Like the weather forecasters have said it is warmer than yesterday. We don't have many plans for today, so we start with a long coffee break on our favourite morning spot, in the sun on the terrace of the Old Cataract.Teije wants to arrange quickly a taxi to get back to Luxor for the day after tomorrow but that doesn't turn out as easy as it sounds. We talk to all kinds of travel agencies on the phone but their prices are ridiculously high. Eventually we find an agency that tries to find something for us below 300 pounds. But when we walk out of the hotel we have a talk with a cabdriver who says he will bring us there for only 200 pounds (€ 25). We even don't haggle and just accept his price. This is even cheaper than we could have arranged it from Luxor to Aswan. Of course we could even travel cheaper by train but we are not such train-lovers.
We walk over the boulevard to the north like we did most of the past days and then enter the souk to walk southwards again. We have to be careful with making pictures here because a lot of people, like most veiled women, don't like to be photographed and shopowners want bakshiesh when we turn our camera to their shop.We stop at the office of the travel agency that would try to arrange a taxi for us to cancel it and we are very friendly welcomed. We have to stay for a cup of tea and conversations with everybody. This is a big travelorganisation in Egypt (Travco) but the office is quite small and on the third floor of a very poor-looking and neglected apartment building. After that we quickly enter the souk again.
Purposefully, we walk into the souvenirshop of Khaled. We have seen it a few times before and there is a big signboard saying 'No hassle, you can quietly look around' and we want to try that out. Khaled is very helpful when we ask him something but doesn't impose himself. When he wants to take something we want to have a closer look at, a glass plate comes down dragging along more plates and lots of souvenirs; on the left side of the picture you can see part of the damage.We are very glad he did it himself! Quite some souvenirs have come down and most of the stony ones are broken. They may be all very cheap for him to buy again but since there are so many it will be a considerable loss for him. Therefore we don't try to get the price down too much when we pay the souvenirs for our daughters. His prices are very reasonable, anyway.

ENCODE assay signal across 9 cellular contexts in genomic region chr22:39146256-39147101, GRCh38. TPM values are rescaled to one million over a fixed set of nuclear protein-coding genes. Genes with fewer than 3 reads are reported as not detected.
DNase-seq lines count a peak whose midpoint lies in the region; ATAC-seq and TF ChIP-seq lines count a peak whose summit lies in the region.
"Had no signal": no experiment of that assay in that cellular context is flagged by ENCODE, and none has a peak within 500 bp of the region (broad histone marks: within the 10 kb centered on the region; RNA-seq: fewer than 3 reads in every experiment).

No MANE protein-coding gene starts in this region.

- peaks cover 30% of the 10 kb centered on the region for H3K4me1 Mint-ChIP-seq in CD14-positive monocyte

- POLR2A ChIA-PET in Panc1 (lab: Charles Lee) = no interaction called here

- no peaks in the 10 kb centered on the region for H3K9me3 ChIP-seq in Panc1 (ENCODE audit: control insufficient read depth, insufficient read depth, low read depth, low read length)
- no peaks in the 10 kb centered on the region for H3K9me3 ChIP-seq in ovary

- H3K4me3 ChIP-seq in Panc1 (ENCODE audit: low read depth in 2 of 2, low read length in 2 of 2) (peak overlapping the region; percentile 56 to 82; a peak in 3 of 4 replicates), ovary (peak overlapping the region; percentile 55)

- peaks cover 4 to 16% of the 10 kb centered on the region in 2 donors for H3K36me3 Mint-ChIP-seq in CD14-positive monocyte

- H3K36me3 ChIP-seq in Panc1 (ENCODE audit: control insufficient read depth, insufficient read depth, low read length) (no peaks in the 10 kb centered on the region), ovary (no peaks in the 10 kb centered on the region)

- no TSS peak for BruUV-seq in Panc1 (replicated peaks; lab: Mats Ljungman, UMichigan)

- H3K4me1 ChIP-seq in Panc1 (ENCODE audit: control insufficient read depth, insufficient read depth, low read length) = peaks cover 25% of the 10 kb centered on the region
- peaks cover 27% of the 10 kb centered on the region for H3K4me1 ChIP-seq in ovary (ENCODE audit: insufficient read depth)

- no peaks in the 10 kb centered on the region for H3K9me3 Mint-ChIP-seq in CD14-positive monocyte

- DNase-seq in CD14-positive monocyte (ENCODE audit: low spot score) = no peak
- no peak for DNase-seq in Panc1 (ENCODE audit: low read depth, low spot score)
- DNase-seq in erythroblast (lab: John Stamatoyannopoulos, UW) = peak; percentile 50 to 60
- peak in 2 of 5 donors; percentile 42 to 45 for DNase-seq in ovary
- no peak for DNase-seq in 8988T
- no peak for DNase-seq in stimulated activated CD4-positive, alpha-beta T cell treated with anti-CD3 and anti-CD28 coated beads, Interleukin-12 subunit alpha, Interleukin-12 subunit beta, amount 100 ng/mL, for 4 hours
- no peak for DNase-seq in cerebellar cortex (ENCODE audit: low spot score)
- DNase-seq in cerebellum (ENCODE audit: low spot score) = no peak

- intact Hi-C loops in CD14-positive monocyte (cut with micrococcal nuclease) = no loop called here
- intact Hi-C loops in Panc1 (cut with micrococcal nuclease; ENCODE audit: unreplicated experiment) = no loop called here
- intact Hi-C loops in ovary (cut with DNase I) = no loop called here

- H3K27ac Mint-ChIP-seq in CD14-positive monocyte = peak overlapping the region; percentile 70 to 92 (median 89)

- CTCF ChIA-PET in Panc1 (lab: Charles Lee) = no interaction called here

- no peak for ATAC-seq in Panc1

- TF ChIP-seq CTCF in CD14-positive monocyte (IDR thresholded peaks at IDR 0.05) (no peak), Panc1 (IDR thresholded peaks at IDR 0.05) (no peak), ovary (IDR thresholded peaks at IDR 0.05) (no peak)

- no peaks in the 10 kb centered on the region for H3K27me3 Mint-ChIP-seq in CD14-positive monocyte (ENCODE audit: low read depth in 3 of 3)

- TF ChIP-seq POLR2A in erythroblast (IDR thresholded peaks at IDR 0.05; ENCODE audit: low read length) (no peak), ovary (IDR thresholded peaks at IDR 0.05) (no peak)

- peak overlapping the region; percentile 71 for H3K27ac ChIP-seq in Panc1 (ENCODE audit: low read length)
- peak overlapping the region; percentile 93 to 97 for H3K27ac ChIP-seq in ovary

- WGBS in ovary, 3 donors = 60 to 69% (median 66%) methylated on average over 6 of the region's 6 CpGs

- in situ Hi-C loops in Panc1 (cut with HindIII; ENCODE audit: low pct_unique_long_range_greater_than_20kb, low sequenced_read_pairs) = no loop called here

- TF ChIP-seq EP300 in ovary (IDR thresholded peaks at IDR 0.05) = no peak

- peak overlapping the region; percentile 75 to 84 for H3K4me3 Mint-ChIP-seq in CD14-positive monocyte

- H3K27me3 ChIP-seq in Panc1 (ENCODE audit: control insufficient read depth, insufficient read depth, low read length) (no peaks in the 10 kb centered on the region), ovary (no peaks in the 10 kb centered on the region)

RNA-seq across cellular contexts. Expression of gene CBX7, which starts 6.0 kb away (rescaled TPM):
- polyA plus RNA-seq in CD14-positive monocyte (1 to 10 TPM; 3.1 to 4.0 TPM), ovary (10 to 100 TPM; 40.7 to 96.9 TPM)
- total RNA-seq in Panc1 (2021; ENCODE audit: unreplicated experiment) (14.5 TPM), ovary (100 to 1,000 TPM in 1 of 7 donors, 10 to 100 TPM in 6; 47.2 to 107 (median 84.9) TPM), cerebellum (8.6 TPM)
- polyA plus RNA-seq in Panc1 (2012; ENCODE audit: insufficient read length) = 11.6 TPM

Walking through the souk is always a special experience, with all the colours in the shops, the livestock that is sold for meat, the scent of spices and garbage and the indigenous people. On the way we also meet Ismael who wants us to go with him to his home but we turn his offer down, friendly but very resolutely. We are glad we have seen his house from the inside but it was cold in there (very comfortable in the summer, no doubt), so no we want to stay in the sun. We walk a few more hours before we return to the hotel where a friendly waiter wants to take a picture of us after we are willing to change some eurocoins for pounds. Lots of people get euro's as a tip, but they can't change them in the bank so they ask other tourists to change them back into Egyptian money.
Since we try to use as many Arabic words as possible the people love to talk back to us and we are treated as kings. Just by speaking a few words in their own language, just a small gesture. I have some problems with the strange sounds I have to make with my throat but Teije is often told he has a very nice, southern pronunciation. Well, he has had years of practise, of course.
From our balcony we see the last sunbeams gliding away over the Nile and the large sails. Photographs of this are nice, but even better is it to sit here and watch it happen. We think this is a very healthy place, better than the hasty life we live in Europe. But we are here now as tourists with all luxury around us while the hard working and often poor Egyptian will probably think of our country as some sort of paradise.
After a short friction about the price of the boat (Philae stands on an island and the boat trip is not included in the admission fee) we sail to the island where we get a guided tour through the temple while the tale of Isis is told, through huge loudspeakers.
The show lasts one hour, the first half walking through the temple, the last half sitting on benches. Except the story of Isis and her son Horus, also the history of this island and the temples on it is narrated, as well as the vandalism by the Christians and the rescue of the temples by moving them to another island. It is a fantastic spectacle and we enjoy this much more than the short visit to this temple, yesterday.When we return from Philae the motor of the boat collapses and we are drifting 200 meters from the quay. It happens to us again: taxi's that we take break dwon, the elevator gest stuck (a few hours later it was even totally turned off), in a souvenirshop racks fall down and now this. Five minutes, the captain says, but we don't have to much confidence; most 'five Egyptian minutes' take at least half an hour. But this time we are wrong: within 10 minutes we can go on. Everybody else has gone already so our cabdriver is curious what kept us. We give him a few pounds extra for having to wiat for us.
It has been another wonderful day and we have seen a lot although we also had a quiet day. And not much trouble with pushy Egyptians. It is indeed more relaxed here than in Luxor, even though not as quiet as 15 years ago.